"You can't study if you're hungry..."

29 Nov 2013

MPs visit nutrition programmes in Tanzania

[caption id="attachment_14142" align="alignleft" width="200"]Checking for undernutrition at a health post in Chanika community Checking for undernutrition at a health post in Chanika community[/caption]

Two British MPs recently visited Tanzania  with staff from RESULTS UK, on a delegation which aimed to assess possibilities for improved early childhood development. The delegation visited education and nutrition programmes and spoke to MPs, ministers, DFID, civil society, teachers, parents and pupils. Tanzania is one of the poorest countries in Africa, and this is notable in a country that has not suffered civil war or internal strife. The MPs were interested in what could be done to improve the lives of 2.7 million children who are undernourished, and the even greater number who are leaving school without being able to read or write well.

Our delegation was shocked to learn that 42% of under-five children are stunted (too short for their age). This is caused by chronic undernutrition which can be due to food insecurity, poor sanitation  or poor dietary diversity.  Stunting is one reason why school performance in Tanzania is so poor (see last weeks blog on education in the country) but it also means that at a national level economic growth is held back. Undernourished children on average enrol in school at a later age, complete fewer years of school and are  less likely to pass school exams, get or  create good jobs, or  contribute sufficiently to the national economy. According to officials we met, little progress has been made on undernutrition in the last decade.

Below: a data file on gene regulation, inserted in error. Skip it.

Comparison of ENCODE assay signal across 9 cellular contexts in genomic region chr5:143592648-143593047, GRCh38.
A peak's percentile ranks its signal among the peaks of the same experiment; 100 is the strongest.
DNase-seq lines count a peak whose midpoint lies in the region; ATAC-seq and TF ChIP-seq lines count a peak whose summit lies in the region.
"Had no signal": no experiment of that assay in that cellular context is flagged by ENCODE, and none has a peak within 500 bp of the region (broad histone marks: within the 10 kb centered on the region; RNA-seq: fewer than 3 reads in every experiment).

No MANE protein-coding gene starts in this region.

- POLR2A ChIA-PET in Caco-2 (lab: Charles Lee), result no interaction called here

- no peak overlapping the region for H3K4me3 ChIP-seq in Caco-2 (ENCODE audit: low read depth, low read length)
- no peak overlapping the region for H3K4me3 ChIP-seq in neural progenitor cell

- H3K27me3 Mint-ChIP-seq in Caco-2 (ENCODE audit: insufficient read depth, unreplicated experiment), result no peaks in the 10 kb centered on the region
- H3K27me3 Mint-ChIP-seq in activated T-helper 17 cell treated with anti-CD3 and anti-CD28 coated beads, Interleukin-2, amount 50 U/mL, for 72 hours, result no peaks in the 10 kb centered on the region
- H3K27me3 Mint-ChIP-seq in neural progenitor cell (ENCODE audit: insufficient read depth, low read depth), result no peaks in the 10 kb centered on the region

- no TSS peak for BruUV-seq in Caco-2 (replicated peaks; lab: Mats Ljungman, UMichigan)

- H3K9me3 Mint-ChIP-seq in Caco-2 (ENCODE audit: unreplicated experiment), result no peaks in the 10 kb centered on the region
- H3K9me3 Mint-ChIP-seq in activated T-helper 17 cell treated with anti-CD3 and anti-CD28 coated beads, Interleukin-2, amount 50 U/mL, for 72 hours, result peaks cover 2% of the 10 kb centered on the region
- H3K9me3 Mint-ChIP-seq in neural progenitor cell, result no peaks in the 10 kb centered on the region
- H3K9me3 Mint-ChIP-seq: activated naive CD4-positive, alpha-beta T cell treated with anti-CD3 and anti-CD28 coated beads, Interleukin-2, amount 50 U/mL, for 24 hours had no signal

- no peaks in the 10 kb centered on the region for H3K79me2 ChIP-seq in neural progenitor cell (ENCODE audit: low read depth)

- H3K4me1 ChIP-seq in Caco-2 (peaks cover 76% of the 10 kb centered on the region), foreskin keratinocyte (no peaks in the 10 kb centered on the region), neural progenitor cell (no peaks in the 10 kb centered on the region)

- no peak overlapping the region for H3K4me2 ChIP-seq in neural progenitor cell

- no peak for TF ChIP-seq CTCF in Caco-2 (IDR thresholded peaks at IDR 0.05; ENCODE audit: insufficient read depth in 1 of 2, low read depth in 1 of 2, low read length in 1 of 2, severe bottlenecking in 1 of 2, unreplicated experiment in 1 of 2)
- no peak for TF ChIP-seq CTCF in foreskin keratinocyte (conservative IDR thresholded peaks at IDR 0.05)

In spite of these statistics we were able to observe some more optimistic findings. Firstly we visited some projects where community volunteers had been trained to screen children in their local area- using a simple technique to measure a child’s upper arm circumference for severe acute malnutrition. Weighing babies and children is another simple method to monitor progress. In Zanzibar we visited an early childhood development programme run by the Aga Khan Foundation, where school feeding combines with child-focussed madrassa teaching to give a very high quality kindergarten service. Mark Williams MP, an ex-teacher himself, said:

“I felt privileged to meet so many young people, who despite their circumstances were totally committed to getting an education.  We were concerned about the effect of malnutrition on children, and felt that more importance should be attached to the first 1000 days of the children life”.

We learnt that in most parts of the country the “under-fives” education system non-existent or extremely weak, with the exception of private pre-schools. In the state system most children don’t even start primary school till age 7, or even 8. So even in the relatively unusual case that the child goes to ‘pre-school’ this is not until around age 6. As one NGO staff member told us, “there is a big gap between about ages 1 and 6, when children are not being reached by any consistent government service… there is no mechanism, apart from a few NGO projects, to deliver supplementary food or early education”.

[caption id="attachment_14143" align="alignright" width="300"]Cathy Jamieson MP & Mark Williams MP at the Bakresa flour mill Cathy Jamieson MP & Mark Williams MP at the Bakresa flour mill[/caption]